The trouble with living in a place where no one knew his story—or his deepest secrets—was that people kept getting the facts mixed up. Tabitha was not Sam’s horse. She was, and always would be, Becky’s. The mare had been Sam’s gift to his wife weeks before his second deployment to the Middle East. In their first four years of marriage, he hadn’t been able to give Becky a child. Instead, he’d given her a young horse to keep her company during his long absences. Five years later, the mare was all Sam had left of his wife.
“Yeah, she likes mints.” Sam didn’t bother correcting the boy. It didn’t matter whose horse Tabitha was anymore. For all intents and purposes, she belonged to Wayne Keenan now. Sam was entrusting the renowned rancher with the care and training of his most precious possession. His heartbreaking albatross. “See that you don’t spoil her breakfast, though.”
The pint-sized cowboy continued to stare at him from beneath the brim of his hat until the dog scrambled out of his arms and began circling Sam’s feet.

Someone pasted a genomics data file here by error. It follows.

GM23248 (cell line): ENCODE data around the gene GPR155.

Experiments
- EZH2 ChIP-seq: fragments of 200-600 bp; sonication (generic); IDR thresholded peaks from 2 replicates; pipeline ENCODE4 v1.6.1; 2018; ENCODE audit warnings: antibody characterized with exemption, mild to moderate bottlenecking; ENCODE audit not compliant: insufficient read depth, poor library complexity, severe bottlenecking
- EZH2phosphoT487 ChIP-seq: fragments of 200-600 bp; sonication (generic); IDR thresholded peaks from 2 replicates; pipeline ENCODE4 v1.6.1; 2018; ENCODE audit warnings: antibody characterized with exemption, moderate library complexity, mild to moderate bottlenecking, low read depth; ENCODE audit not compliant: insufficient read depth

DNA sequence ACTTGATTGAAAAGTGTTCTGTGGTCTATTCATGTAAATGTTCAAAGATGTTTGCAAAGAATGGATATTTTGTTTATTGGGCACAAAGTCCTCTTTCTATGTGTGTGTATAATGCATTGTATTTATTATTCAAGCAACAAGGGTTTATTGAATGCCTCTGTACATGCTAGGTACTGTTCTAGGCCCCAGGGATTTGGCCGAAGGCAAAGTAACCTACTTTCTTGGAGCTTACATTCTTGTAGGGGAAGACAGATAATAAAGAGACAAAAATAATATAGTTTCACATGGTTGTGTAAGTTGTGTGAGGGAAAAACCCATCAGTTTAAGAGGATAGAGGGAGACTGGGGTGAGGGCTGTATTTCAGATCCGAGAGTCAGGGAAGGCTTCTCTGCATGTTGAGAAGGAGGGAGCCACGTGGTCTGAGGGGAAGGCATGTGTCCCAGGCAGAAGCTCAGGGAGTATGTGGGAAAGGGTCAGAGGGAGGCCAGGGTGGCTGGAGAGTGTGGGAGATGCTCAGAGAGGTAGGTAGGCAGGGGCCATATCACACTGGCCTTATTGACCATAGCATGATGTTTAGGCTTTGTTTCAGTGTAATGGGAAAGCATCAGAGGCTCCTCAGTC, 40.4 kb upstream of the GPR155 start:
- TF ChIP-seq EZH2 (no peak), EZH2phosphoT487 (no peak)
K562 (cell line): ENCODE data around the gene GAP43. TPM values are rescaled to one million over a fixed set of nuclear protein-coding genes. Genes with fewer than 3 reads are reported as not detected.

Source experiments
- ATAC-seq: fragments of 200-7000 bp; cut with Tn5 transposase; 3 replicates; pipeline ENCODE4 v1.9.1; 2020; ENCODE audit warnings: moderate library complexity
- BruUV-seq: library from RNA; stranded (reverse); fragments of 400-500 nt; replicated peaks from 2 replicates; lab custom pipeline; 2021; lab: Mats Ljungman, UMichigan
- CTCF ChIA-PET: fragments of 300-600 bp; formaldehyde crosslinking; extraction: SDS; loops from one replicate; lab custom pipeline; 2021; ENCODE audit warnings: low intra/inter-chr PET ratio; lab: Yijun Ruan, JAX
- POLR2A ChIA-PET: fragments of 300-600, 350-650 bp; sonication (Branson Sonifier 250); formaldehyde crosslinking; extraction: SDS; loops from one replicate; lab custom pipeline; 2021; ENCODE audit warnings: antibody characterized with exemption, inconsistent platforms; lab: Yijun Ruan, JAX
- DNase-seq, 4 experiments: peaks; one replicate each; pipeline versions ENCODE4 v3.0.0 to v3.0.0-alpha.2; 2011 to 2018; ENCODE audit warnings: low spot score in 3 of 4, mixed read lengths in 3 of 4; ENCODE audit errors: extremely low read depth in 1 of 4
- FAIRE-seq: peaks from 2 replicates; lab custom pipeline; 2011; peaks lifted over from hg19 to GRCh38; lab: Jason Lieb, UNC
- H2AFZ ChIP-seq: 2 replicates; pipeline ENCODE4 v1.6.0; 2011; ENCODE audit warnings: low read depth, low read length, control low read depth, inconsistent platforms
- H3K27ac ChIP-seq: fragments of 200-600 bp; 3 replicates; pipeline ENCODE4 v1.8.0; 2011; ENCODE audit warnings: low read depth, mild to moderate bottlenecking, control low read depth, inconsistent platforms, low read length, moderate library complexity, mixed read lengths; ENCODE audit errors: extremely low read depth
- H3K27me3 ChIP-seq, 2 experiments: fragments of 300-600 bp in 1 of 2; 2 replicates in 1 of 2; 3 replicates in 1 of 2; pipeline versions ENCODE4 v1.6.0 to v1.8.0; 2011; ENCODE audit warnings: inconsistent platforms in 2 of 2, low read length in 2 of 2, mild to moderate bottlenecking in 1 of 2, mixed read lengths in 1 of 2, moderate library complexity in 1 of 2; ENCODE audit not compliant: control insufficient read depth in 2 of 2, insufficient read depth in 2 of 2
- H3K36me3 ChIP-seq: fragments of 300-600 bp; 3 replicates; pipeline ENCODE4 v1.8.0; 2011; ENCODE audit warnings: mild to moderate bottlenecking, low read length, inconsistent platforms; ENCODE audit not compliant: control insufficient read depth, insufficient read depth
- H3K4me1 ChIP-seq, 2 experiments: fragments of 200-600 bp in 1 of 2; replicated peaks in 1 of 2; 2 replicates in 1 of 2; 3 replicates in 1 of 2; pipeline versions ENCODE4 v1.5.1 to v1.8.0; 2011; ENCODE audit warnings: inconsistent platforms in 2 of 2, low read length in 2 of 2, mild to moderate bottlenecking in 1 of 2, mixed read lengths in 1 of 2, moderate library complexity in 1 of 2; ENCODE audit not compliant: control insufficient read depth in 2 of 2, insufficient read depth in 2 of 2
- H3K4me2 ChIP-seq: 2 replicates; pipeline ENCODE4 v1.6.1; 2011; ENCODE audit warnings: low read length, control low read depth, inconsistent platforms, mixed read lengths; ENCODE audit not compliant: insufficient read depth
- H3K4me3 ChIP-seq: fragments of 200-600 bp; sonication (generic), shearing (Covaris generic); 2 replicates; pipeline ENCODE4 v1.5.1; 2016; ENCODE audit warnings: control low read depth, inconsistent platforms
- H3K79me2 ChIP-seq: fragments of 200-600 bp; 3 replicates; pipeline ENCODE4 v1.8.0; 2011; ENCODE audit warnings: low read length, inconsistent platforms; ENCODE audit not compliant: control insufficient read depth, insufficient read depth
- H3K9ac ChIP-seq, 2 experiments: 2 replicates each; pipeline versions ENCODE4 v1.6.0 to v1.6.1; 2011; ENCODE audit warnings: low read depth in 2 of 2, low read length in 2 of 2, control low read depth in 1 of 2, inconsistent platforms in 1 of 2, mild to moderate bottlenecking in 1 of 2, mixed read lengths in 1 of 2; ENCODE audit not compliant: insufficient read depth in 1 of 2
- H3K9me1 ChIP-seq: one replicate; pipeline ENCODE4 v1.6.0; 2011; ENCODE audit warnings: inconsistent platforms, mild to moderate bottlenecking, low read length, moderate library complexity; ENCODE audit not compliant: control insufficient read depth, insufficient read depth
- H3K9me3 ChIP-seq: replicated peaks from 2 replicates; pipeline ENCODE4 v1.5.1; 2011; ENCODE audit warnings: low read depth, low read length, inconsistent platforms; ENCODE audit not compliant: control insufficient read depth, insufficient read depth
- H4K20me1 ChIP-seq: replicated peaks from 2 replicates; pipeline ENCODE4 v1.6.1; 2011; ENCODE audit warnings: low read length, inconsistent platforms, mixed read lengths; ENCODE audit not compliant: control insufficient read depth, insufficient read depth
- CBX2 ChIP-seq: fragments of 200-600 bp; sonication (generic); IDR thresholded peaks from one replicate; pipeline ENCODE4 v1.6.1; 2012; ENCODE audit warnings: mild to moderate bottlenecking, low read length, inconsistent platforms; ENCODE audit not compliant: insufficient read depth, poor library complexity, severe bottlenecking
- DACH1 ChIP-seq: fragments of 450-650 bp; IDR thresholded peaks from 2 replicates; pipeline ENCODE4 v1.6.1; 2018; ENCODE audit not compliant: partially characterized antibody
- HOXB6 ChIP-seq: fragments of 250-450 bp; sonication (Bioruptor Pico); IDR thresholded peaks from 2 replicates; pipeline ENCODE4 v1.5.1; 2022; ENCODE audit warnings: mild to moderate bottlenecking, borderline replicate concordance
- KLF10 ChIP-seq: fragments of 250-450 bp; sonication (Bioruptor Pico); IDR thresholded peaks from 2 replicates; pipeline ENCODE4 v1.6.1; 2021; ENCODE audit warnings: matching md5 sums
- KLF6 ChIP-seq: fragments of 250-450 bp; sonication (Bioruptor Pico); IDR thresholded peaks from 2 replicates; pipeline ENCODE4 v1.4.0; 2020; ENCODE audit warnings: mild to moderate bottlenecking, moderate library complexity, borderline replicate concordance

“Oreo doesn’t like strangers,” the boy declared.
Right on cue, Oreo began growling and lunging at Sam’s boot. Reaching down, Sam grabbed the fifteen pounds of fur by the scruff of the neck and lifted the dog up so that they were nose to nose. Oreo’s big licorice eyes grew even rounder as he squirmed beneath Sam’s grip. Disciplining dogs wasn’t any different from disciplining soldiers—or smokejumpers as he was now paid to do. It was all in the look and the tone of his voice. Sam had mastered both at a very young age. Growing up with a general for a father, he’d had to.
Sam glared at Oreo for a long moment until the terrier settled down with a whimper. “Behave,” was all Sam said before handing the wee beastie off to its owner. Wrapping his arms around the dog, the boy turned on his heel and darted into the safety of the barn.
Great, now I’m scaring kids.
Sam shoved his fingers through his hair, longer today than it had been since he’d entered ROTC in college fourteen years earlier. Between his two sisters, he had five nieces and nephews, the younger two were likely close to the age of the boy who’d just hightailed it away from him. Sam used to be good with kids; the favorite uncle. But that was before war and death had changed him.